Quote:
Quote:
Modern technology greatly changes the nature of combat. In the past it could have made sense to stand and wait for your enemy to run at you with spears and swords. Today it is different because of high-speed, long-range transportation and weapons. It doesn't make sense to wait until the nuclear missile is close enough to use Aikido.

Sorry. I just don't buy this argument. But that's okay with me.

Sorry if it wasn't helpful. I just meant to show that 'preemptive' strike is not a radical departure from the traditional principles of defensive combat but can (and ought to) be based on the same principles (love for neighbor and enemy).

Quote:
I said: Frankly, what do we expect? If they were Christians, they wouldn't be armed conspirators against another Christian population.

Isn't that the whole point?

You replied: I couldn't tell what you meant here.

I mean, that people who don't have the peace of God in their hearts, who think that their religious aims can be furthered by physical violence (carnal thinking), cannot be expected to live peaceably with others who desire peace because they do have the peace of God in their hearts. I would not expect Christians to make war against Christians, and so, to make war against non-Christians makes even less sense.

I'm still not sure I follow your reasoning here. It sounds like you are saying there are only two options: Christian pacifism and carnal warmongering. Have you considered that there is third option between all violence and no violence?

Quote:
Look at Paul the apostle, killing Christians. He really believed he was justified in so doing, until the Lord stepped in. Now, after that, unbelieving Jews were trying to kill him, and he was even left for dead once, but his response was not to try and rustle up a band of Christians to help him hunt down and kill the heathen. Rather, he carried on evangelizing them.

So.... what had changed in Paul?

Why did he now no longer think it was appropriate to kill those who didn't agree with his (new) religion?

Was it because the Lord had told him he would suffer for His sake? Was it because he couldn't get any other Christians to join him in stamping out the unbelieving Jews (as once he had tried to stamp out believing Christians)? Or was it because Jesus clearly stated that His kingdom is not of this world else His servants would fight for Him, and now, Paul was serving the interests of that kingdom?

I think what I'm trying to say is, that Paul thought he was justified in killing people, until his conversion, and after his conversion he didn't think he was justified in so doing. I ask again: what had changed?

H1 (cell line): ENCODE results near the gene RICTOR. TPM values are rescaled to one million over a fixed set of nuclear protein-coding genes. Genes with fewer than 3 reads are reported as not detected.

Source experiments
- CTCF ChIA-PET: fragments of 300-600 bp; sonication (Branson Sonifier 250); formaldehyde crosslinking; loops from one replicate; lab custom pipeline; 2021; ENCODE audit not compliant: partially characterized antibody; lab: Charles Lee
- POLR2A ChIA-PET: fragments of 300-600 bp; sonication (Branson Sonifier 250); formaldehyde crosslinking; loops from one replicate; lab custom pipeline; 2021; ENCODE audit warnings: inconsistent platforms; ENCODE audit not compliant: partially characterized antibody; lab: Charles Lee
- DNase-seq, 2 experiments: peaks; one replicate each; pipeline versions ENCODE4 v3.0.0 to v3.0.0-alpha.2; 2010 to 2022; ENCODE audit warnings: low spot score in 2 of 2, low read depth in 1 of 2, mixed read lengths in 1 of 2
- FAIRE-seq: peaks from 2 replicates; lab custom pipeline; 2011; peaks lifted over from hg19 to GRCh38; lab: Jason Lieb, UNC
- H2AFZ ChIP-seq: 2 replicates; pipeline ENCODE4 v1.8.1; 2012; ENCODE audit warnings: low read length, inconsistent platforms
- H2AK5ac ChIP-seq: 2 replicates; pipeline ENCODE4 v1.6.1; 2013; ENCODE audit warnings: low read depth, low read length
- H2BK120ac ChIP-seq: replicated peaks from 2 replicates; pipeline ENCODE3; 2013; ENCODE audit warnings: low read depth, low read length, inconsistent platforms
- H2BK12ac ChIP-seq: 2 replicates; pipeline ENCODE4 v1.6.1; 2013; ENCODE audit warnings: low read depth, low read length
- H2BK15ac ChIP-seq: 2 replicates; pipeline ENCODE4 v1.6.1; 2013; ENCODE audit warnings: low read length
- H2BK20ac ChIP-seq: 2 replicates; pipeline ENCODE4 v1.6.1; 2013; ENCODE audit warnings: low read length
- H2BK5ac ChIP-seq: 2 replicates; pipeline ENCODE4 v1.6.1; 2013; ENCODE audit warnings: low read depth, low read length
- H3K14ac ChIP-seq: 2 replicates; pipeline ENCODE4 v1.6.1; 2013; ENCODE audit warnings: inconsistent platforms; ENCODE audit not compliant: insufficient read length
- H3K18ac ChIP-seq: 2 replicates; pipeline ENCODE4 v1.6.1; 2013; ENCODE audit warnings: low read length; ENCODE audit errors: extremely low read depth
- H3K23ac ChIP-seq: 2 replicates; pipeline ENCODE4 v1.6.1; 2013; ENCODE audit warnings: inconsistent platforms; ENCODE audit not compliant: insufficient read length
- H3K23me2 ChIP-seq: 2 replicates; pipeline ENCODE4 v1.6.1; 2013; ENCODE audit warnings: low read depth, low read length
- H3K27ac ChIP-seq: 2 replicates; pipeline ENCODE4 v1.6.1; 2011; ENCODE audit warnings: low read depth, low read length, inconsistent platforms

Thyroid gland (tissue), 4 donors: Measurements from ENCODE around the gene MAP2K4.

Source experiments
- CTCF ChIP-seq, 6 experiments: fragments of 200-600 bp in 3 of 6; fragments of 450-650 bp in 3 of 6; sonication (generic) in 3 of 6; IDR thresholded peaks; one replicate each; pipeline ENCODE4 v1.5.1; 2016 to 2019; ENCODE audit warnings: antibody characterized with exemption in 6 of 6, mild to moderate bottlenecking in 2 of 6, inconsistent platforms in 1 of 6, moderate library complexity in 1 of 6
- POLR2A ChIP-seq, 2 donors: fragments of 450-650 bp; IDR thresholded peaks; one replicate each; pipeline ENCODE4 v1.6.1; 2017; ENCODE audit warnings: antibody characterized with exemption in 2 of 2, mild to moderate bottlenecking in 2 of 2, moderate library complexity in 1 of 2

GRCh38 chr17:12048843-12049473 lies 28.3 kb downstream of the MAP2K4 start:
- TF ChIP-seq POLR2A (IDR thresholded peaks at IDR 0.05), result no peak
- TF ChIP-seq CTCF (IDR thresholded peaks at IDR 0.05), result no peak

Secondarily, do we demonstrate that we have not 'changed', when we justify killing unbelievers?

It sounds like you think Paul was completely pacifist in his beliefs based on his response to persecution. Do you think his response to persecution would be totally incompatible with non-pacifist beliefs?

 2010/1/27 23:39
reptarz
Member



Joined: 2010/1/28
Posts: 1


 Re: US Military Weapons Inscribed With Secret 'Jesus' Bible Codes

what about if you're a jew, muslim or other religion & you're in the service, would you fell comfortable using "jesus guns or [url=http://www.weapons-universe.com/Knives/Special_Ops_Knives.shtml]special ops knife[/url] "? & whats next? "jesus bombs" falling from the sky?

 2010/1/28 10:14Profile









 a different ministry

i was just re-reading Bonhoeffer's "Life Together" and near the end, he outlined several sorts of ministries, and one i thought made great sense, contained great wisdom in Christ, and that is the "ministry of holding one's tongue".

(along with the ministry of meekness, of listening, of helpfulness, of hearing, of proclaiming, of authority)

it's a most graceful ministry, and i urge all to give it a try.

in Jesus' love, neil

 2010/1/28 11:45









 Re: a different ministry


Quote:
the "ministry of holding one's tongue".... it's a most graceful ministry, and i urge all to give it a try.

Does this mean you'd like the forums to cease?

Or, you just don't want to think about whether Jesus would like His name on weapons of destruction?

 2010/1/28 12:17









 beloved

Quote:
Does this mean you'd like the forums to cease?



NO! not at all. i praise God in ANY way followers of Jesus can redeem this internet, by loving discourse, or sharing the Word, a prayer in Christ, a word of encouragement.

Love IN Messiah, thats what my heart longs for, among us, among others, to all the world. What is for the secular is for the secular, and what is God belongs to God, and never shall the twain meet. thats all i gotta say.

i love you, neil

 2010/1/28 12:54